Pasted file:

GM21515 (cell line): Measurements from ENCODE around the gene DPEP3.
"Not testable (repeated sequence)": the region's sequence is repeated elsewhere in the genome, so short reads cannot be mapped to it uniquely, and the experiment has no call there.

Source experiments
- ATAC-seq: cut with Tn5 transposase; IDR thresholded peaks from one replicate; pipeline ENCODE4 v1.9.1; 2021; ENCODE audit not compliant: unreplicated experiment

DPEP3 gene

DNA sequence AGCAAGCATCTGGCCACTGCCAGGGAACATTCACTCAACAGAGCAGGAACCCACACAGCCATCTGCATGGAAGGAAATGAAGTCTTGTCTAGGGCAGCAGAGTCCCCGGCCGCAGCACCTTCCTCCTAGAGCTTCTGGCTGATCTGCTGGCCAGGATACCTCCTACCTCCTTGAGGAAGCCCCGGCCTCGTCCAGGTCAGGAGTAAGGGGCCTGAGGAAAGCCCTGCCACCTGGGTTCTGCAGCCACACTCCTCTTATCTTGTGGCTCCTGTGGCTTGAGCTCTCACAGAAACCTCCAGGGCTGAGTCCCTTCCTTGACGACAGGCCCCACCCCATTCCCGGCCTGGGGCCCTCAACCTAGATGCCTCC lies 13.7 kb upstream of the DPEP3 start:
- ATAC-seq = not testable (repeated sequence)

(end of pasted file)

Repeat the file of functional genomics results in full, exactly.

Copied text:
GM21515 (cell line): Measurements from ENCODE around the gene DPEP3.
"Not testable (repeated sequence)": the region's sequence is repeated elsewhere in the genome, so short reads cannot be mapped to it uniquely, and the experiment has no call there.

Source experiments
- ATAC-seq: cut with Tn5 transposase; IDR thresholded peaks from one replicate; pipeline ENCODE4 v1.9.1; 2021; ENCODE audit not compliant: unreplicated experiment

DPEP3 gene

DNA sequence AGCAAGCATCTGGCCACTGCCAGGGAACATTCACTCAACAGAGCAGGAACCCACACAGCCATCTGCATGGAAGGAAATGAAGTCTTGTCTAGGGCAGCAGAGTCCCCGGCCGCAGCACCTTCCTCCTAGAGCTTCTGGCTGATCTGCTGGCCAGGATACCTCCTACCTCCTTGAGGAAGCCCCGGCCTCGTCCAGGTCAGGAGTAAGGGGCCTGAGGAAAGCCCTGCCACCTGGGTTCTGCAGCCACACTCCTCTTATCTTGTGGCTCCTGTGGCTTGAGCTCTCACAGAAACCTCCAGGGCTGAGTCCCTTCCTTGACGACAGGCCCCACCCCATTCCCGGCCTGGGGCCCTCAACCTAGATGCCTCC lies 13.7 kb upstream of the DPEP3 start:
- ATAC-seq = not testable (repeated sequence)